Looking back at the stories that made news headlines in 2019, some important topics were raised locally, provincially, nationally and internationally.
Issues such as homelessness, addiction issues, crime and other social problems are plaguing too many communities in British Columbia and elsewhere, and they are becoming more noticeable.
At the national level, an underlying sense of regional dissatisfaction has been heightened since the Oct. 21 federal election. This is especially true in parts of Western Canada, where a segment of the population believes their interests are not being taken seriously in the House of Commons.
And globally, climate-related issues have been raised, with speeches, demonstrations and protests. The topic is not new, but it is becoming more prominent.
These topics and others have been in the news over the past year if not longer, and they will not go away on their own.
But when concerns are raised, and especially when the same issues are mentioned repeatedly, they deserve to be addressed.
This involves listening, considering the points being made and then responding.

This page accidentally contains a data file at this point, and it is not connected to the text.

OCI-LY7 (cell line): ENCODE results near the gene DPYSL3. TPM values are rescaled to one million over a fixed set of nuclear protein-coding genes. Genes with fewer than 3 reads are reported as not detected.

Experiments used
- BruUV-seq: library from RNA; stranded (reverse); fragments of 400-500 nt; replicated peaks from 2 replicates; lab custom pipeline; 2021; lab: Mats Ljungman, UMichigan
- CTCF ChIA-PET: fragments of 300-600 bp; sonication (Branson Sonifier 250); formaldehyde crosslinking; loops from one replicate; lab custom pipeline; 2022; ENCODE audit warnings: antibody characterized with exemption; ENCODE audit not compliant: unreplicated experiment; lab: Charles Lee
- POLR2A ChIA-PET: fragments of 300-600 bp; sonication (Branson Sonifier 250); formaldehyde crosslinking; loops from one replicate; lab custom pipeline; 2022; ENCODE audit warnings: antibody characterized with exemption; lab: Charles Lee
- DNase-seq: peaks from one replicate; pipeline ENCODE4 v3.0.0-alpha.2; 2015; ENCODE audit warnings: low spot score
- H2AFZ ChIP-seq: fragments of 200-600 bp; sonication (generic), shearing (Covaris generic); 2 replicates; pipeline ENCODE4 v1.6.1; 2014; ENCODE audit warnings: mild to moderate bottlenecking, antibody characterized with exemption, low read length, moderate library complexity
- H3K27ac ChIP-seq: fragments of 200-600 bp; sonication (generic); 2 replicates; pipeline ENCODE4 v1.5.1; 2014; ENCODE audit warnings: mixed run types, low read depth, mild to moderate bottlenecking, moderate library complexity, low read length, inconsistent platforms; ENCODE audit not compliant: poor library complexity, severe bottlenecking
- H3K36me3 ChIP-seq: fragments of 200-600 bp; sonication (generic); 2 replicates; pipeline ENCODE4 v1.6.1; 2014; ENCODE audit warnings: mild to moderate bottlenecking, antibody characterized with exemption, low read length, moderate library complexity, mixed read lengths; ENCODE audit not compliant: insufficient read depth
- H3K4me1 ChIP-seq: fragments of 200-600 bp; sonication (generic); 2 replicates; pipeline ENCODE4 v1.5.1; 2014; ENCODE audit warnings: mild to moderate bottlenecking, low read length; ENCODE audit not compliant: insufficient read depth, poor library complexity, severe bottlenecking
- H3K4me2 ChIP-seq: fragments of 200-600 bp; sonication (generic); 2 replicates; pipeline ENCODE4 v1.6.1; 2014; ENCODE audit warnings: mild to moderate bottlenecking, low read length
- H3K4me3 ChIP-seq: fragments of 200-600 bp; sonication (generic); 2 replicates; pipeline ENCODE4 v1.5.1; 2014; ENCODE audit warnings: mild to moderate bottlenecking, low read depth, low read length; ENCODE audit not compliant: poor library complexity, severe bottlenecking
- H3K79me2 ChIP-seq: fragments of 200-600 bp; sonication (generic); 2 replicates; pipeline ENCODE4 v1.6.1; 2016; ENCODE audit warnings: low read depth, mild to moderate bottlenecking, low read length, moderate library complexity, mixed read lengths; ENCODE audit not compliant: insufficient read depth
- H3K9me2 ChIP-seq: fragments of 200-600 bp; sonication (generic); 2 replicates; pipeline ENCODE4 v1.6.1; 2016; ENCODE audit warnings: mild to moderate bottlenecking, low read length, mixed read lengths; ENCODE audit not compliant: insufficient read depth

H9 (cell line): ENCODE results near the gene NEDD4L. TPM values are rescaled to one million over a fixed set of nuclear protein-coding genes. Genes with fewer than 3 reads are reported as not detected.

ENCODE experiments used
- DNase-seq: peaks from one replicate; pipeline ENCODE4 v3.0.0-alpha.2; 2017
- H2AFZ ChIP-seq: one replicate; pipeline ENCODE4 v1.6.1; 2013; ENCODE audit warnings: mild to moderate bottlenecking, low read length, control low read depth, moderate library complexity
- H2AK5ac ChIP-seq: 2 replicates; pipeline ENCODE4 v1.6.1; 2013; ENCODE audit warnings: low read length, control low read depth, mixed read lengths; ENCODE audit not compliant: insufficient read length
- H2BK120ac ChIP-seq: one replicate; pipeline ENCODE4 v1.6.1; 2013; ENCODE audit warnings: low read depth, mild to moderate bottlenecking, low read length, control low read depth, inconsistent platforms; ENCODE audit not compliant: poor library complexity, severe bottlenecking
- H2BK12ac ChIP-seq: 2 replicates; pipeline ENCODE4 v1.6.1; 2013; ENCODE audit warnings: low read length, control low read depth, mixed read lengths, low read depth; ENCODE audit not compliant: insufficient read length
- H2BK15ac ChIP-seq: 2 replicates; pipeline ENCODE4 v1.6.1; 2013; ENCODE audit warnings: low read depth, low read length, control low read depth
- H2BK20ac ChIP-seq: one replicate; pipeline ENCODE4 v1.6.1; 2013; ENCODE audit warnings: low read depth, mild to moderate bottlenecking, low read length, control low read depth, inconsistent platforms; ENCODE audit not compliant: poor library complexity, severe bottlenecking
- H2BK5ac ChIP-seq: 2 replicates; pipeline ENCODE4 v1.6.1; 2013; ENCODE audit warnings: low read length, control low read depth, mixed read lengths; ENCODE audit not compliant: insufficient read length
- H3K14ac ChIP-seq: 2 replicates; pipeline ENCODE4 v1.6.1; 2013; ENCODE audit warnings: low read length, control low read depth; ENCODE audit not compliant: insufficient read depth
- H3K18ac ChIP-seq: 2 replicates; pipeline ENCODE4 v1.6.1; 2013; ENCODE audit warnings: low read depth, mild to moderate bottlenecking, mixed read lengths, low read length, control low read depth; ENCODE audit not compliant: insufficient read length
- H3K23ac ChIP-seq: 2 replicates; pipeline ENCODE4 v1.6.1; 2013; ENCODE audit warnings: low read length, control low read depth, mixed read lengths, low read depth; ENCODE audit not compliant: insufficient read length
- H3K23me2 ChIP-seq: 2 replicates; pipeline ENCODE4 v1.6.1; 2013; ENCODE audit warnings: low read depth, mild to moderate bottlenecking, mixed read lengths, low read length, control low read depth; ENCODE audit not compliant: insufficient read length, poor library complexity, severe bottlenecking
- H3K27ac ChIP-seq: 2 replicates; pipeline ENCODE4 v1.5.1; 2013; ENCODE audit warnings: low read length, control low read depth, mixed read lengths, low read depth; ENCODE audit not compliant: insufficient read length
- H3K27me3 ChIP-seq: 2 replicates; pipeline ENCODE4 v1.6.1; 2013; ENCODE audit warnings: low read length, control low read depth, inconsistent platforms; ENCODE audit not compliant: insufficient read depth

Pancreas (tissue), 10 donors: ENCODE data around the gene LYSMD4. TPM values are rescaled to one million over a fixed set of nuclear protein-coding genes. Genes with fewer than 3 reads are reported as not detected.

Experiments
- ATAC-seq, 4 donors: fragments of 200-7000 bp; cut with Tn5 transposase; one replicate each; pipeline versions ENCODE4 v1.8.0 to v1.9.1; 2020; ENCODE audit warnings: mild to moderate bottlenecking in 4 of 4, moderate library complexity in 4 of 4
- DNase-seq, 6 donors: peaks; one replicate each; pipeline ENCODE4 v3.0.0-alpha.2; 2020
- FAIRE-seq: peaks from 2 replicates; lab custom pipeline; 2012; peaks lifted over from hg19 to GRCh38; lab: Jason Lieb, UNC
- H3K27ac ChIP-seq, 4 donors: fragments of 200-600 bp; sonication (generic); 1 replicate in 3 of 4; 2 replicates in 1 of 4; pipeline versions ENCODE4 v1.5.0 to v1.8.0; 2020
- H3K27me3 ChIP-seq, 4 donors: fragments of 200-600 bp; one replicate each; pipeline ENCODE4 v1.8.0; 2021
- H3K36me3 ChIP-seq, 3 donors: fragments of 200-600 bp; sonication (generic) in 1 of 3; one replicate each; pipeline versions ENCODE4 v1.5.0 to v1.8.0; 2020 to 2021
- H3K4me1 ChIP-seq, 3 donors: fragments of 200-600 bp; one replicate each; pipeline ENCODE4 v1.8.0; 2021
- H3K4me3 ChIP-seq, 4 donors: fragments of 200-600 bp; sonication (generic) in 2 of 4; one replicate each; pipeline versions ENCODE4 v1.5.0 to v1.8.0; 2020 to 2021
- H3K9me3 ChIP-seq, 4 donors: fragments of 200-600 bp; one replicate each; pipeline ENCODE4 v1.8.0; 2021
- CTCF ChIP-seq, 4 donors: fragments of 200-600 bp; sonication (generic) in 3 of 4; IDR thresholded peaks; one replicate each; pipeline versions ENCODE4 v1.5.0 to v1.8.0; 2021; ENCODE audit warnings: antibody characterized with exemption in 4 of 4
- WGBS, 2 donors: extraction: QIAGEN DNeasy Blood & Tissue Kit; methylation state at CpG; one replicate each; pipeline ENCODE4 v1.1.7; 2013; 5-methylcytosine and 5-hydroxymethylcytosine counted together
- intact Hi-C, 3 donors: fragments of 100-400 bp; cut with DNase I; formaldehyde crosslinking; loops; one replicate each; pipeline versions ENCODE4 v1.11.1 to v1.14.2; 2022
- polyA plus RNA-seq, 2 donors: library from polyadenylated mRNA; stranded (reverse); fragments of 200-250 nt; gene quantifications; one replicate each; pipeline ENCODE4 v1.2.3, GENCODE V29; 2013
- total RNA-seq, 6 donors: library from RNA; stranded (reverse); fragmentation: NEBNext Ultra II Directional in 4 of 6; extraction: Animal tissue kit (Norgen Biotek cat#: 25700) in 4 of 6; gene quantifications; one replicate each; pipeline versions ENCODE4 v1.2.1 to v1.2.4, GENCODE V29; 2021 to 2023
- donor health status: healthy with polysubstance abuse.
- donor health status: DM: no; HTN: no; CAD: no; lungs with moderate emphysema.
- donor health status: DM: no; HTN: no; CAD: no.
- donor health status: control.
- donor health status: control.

Not all will agree with solutions proposed to address social problems within our community, and that not all will agree with the voices of western alienation or the statements made by climate activists.
However, if a good idea is presented, it needs to be considered. If there are weaknesses or flaws in a suggestion, they need to be pointed out.And if there is a different suggestion, it should also be brought to the table for consideration.
The issues which continue to be raised are issues which need to be considered.
There is a need for a respectful conversation, but this conversation does not always go as planned.
Too often, conversation is replaced with emotion and hyperbolic reactions, or with a recitation of party platforms and platitudes. The result is the volleying of slogans and phrases rather than a reasoned conversation.
This is no way to address serious topics.
It’s time to talk about the issues facing our communities, our country and our world.
— Black Press
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